Hi and welcome to this CertificationKits CCNA training video in dealing with basic router configuration. We are going to be talking about the basic CCNA level router configuration, configuring hostnames, the configuration of IP addresses, banners, and interface descriptions and just verification of all these configurations with some show commands.
I brought up the router prompt and what we are going to do is go in and get in global mode and take a look at configuring the hostname and the router. So the first command I put in here is enable to get me into privilege mode. Now let’s say I forgot what mode I need to be in or I want to see what the router command is to configure the hostname in the first place. What I can do is I can do the show run and which is short for show running-config and I can go in and take a look. Right now the hostname of the router is router and what’s nice about the show run is I can actually see the command in the show run that I use to change the name of the router. Hostname, space router, router being the router’s name, hostname being the command to enter the router’s name. Now the running-configuration is how the router is currently configured. There is also a startup-configuration which is a saved configuration which has stored a non-volatile memory. So if the router were to be shut down, the startup-configuration would be loaded to configure the router. The running-configuration and the startup-configuration do not have to match so if I make a change that I don’t like, I could load the startup-configuration and overwrite the running-configuration and any changes that I’ve made that the router would be gone which is nice if you are troubleshooting.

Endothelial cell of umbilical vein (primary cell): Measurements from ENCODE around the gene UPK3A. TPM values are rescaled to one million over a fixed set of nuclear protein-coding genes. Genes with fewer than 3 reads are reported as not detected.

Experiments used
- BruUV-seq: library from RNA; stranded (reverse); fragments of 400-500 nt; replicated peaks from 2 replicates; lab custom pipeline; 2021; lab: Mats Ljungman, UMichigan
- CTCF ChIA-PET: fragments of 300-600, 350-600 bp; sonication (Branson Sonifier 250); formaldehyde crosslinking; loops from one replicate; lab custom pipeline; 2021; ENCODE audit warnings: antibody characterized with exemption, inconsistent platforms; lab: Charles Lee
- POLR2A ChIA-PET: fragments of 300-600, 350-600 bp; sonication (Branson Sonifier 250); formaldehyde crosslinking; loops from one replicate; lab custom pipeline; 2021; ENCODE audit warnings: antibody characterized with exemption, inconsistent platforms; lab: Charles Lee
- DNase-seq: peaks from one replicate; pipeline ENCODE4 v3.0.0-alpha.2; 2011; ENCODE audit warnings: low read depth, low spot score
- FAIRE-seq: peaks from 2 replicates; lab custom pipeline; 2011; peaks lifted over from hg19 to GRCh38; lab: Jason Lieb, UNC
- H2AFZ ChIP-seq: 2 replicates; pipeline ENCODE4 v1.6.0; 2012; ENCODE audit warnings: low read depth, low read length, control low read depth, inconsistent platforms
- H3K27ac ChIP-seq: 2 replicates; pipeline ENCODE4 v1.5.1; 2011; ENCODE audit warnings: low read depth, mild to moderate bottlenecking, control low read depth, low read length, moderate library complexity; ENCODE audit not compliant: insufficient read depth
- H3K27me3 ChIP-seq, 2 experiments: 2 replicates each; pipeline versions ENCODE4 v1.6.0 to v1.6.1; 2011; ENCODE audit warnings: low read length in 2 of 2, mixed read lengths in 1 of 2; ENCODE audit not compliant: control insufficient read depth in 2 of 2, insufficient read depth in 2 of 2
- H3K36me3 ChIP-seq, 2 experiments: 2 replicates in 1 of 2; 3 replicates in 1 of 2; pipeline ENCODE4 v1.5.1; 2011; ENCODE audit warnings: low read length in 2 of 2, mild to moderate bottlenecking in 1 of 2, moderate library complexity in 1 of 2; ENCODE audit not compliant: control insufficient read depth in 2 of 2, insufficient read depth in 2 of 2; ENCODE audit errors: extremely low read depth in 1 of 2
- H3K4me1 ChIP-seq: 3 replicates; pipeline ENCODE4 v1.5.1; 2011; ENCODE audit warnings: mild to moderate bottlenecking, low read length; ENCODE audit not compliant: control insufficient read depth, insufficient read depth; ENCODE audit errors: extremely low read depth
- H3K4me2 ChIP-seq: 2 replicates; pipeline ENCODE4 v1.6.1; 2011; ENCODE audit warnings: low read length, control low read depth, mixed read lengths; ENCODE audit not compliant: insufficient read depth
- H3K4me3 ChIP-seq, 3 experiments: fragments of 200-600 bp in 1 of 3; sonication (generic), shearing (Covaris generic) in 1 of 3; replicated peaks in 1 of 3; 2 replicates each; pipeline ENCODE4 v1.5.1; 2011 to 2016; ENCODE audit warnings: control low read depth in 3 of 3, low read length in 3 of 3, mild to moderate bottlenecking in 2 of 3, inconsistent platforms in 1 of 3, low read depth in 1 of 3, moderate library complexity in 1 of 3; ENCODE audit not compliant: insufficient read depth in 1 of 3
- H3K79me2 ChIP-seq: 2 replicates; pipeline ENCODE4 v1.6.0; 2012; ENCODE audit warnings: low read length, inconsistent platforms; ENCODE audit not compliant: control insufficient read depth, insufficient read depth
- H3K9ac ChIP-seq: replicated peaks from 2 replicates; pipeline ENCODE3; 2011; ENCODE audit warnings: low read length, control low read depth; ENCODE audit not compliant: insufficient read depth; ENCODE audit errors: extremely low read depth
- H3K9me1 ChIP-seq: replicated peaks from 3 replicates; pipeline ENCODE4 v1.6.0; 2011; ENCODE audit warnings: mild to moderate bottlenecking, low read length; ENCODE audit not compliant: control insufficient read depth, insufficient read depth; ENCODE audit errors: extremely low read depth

Maybe you are going to somebody’s business and you make a mistake, things don’t work out the way you planned it, you can just go ahead and overwrite all mistakes you made. In worst case scenario if you can fix the device, you can get it back to the state it was in before you got there. So again I’m looking at the running-configuration. I want to go in and change the name of the device. So what I’ll do is I will get out of the show run, I hit any letter on the keyboard to get me out and then I’m going to go in the global mode. Every command you see in the running-configuration, at last you need to be in global mode to enter it. Some commands you need to go to a further mode so hostname router is a global mode command so I get in the global mode by typing in configure terminal. Now all I have to do is look at the exact command that I put up here, well that’s already in the running-configuration which is hostname and then I give the router the name and I’ll call this router “Router 1”. By typing in router1 or hostname router1, go in and I’ve actually changed the name of the router. Now, that name change that I’ve done will be lost if I reboot the router, this is in RAM, RAM is Random Access Memory and it’s volatile. Meaning if I shut the router off, it loses power, I lose the change. So I don’t want to shut the router off until I’ve saved it. To verify that, I can do show startup-config and then getting this nonvolatile configuration memory is not present. I thought I was getting an error there for a second but it’s not an error, it’s just telling me that nonvolatile configuration memory is not present. What that means is there isn’t a saved configuration on the router. So if I were to shut down, the router would come up with all default configurations. If I want to save this, so if I do shut down the router, this configuration change I’ve just made will be saved. I type copy, running-config, startup-config. Running-config being the source configuration file, startup-config meaning the destination and I hit enter and I’ve saved the configuration.